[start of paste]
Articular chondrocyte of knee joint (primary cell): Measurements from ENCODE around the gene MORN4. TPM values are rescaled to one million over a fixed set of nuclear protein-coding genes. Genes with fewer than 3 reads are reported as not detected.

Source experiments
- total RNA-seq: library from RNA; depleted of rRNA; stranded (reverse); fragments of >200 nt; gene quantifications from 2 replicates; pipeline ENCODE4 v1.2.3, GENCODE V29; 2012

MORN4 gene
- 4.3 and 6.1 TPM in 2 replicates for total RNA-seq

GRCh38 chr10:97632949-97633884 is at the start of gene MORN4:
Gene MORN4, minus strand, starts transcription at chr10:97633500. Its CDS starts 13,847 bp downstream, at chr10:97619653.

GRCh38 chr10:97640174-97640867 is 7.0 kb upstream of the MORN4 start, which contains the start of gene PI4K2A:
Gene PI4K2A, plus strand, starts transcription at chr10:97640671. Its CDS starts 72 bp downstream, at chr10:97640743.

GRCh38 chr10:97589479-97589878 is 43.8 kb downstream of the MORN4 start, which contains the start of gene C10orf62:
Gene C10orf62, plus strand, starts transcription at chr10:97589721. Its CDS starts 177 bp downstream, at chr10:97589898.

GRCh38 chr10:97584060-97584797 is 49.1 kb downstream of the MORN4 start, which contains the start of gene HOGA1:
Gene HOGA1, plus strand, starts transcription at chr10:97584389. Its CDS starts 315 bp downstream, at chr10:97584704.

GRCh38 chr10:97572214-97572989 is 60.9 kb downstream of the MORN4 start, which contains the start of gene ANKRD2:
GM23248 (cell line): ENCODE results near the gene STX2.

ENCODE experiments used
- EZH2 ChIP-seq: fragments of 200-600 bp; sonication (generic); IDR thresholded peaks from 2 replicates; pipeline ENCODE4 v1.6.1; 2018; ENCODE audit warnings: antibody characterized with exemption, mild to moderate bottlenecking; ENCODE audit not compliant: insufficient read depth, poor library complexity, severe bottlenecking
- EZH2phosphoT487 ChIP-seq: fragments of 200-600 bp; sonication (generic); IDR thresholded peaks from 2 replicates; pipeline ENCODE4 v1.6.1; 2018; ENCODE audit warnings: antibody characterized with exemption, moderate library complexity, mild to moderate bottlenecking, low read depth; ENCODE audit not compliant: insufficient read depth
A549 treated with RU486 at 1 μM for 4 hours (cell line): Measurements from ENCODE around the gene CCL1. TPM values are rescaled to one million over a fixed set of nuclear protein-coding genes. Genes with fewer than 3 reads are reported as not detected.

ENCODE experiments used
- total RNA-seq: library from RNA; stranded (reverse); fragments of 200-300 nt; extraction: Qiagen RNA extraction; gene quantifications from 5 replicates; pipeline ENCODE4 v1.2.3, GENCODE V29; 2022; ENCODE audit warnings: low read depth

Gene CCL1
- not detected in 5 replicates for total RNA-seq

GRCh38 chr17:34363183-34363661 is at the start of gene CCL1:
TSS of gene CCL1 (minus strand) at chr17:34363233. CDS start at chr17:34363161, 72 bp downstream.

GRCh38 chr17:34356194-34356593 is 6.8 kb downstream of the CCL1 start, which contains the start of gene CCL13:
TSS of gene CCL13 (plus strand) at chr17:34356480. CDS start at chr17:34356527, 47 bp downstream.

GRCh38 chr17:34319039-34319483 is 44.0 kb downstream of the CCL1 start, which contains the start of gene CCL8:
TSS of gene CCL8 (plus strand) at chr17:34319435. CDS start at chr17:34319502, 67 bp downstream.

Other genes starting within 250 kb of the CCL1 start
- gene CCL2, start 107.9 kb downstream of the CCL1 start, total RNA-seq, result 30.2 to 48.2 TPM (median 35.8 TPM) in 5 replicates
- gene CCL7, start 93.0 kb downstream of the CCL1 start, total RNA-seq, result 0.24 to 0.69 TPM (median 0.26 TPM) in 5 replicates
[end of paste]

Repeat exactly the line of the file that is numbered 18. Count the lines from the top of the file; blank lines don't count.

- EZH2phosphoT487 ChIP-seq: fragments of 200-600 bp; sonication (generic); IDR thresholded peaks from 2 replicates; pipeline ENCODE4 v1.6.1; 2018; ENCODE audit warnings: antibody characterized with exemption, moderate library complexity, mild to moderate bottlenecking, low read depth; ENCODE audit not compliant: insufficient read depth